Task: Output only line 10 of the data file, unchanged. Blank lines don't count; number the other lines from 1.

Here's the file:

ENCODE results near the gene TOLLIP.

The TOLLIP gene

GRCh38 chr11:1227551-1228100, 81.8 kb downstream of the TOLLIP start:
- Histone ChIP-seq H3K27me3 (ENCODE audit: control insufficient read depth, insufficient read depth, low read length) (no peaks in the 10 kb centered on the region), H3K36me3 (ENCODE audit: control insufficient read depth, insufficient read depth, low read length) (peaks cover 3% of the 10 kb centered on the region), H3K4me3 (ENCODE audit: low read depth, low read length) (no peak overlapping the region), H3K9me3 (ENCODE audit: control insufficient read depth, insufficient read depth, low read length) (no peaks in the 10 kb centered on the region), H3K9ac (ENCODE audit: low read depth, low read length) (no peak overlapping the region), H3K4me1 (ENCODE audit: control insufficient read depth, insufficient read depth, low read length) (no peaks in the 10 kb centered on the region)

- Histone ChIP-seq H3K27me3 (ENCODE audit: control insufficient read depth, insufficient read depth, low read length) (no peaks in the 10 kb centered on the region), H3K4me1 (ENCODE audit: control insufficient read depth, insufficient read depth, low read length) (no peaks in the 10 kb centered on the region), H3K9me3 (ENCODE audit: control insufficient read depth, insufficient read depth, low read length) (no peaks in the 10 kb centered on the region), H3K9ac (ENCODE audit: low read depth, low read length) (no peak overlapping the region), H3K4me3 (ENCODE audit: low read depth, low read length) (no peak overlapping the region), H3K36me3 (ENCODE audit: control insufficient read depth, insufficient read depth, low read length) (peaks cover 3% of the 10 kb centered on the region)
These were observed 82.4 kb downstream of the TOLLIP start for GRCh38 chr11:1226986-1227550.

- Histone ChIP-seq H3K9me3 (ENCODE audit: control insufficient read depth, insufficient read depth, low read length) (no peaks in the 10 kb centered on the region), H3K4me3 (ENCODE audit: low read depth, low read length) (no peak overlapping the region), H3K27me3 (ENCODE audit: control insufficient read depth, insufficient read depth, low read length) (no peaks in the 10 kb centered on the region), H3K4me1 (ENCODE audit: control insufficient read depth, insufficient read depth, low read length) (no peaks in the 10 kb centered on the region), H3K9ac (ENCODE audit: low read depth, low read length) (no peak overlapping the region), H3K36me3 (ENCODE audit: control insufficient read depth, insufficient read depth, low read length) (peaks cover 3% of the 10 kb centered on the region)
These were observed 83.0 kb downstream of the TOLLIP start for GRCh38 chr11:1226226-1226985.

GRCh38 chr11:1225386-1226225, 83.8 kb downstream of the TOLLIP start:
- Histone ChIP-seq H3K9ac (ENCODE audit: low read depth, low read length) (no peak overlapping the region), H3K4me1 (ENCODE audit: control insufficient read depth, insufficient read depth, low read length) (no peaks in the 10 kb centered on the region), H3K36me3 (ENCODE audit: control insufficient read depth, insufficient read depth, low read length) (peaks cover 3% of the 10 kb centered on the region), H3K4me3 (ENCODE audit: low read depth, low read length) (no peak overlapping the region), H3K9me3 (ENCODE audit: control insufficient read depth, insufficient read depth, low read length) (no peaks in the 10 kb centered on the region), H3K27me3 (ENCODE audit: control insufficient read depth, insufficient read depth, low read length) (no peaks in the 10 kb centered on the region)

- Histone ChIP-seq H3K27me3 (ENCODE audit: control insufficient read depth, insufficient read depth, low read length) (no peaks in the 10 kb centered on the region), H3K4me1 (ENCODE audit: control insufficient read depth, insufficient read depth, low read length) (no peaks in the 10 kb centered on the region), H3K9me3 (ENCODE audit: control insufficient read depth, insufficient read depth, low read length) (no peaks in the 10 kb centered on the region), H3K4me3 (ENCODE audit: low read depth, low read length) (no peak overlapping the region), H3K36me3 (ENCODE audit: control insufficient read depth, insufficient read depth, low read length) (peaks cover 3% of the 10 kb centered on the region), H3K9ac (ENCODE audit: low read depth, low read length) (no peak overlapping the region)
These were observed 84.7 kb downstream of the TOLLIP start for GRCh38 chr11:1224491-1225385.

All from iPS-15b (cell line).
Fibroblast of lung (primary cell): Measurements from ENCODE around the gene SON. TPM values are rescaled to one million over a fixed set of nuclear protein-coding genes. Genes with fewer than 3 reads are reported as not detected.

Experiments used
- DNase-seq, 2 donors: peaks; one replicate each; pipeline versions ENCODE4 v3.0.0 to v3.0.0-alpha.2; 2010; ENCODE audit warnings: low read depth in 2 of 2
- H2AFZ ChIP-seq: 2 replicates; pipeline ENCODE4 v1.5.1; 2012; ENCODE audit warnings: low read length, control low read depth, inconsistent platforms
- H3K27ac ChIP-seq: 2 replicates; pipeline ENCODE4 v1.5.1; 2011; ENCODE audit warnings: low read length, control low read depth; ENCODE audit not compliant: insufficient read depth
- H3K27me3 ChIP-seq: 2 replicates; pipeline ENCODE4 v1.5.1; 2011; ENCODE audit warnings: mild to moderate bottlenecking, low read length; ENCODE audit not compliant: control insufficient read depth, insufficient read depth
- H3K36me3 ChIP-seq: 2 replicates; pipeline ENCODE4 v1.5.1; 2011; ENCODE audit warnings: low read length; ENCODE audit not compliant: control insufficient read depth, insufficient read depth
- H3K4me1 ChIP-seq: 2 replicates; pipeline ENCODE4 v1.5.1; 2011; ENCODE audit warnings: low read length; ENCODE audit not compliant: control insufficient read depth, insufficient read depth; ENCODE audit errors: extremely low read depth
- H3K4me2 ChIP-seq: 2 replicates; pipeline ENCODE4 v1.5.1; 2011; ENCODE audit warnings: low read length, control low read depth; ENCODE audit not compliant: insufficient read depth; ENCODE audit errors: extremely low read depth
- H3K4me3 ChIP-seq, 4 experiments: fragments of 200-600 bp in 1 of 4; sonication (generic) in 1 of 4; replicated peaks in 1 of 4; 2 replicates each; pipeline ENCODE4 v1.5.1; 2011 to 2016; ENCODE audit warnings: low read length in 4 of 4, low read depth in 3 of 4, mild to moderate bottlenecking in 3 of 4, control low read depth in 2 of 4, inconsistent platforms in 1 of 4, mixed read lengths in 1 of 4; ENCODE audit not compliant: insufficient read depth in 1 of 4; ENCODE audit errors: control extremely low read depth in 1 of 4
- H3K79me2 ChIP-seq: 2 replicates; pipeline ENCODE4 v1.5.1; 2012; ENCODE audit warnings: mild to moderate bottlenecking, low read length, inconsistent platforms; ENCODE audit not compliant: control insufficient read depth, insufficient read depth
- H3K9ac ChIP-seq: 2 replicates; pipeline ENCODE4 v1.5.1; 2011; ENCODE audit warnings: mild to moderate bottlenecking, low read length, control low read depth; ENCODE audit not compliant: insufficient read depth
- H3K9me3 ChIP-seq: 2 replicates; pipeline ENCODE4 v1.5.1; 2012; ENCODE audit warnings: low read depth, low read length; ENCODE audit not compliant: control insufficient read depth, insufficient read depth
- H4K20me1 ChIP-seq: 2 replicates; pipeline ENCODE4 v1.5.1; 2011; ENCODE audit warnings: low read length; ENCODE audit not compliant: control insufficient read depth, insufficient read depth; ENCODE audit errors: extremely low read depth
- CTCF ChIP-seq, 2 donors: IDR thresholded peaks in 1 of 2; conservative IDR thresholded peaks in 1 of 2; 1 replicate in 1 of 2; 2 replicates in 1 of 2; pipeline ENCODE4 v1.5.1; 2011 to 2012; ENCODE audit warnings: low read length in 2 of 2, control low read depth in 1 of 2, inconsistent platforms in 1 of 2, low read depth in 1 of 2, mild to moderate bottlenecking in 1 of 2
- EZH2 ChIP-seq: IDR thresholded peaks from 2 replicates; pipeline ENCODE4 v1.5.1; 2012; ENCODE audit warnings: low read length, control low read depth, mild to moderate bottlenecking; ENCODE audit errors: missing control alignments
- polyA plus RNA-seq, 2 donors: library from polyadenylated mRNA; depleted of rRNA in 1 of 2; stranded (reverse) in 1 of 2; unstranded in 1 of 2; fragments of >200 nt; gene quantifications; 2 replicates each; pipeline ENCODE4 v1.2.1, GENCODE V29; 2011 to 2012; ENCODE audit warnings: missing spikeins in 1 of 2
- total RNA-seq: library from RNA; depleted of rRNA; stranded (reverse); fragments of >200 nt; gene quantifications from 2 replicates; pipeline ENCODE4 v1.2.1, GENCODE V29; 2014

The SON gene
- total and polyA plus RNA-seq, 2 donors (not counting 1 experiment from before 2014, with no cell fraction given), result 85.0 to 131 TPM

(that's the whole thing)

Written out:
- Histone ChIP-seq H3K9ac (ENCODE audit: low read depth, low read length) (no peak overlapping the region), H3K4me1 (ENCODE audit: control insufficient read depth, insufficient read depth, low read length) (no peaks in the 10 kb centered on the region), H3K36me3 (ENCODE audit: control insufficient read depth, insufficient read depth, low read length) (peaks cover 3% of the 10 kb centered on the region), H3K4me3 (ENCODE audit: low read depth, low read length) (no peak overlapping the region), H3K9me3 (ENCODE audit: control insufficient read depth, insufficient read depth, low read length) (no peaks in the 10 kb centered on the region), H3K27me3 (ENCODE audit: control insufficient read depth, insufficient read depth, low read length) (no peaks in the 10 kb centered on the region)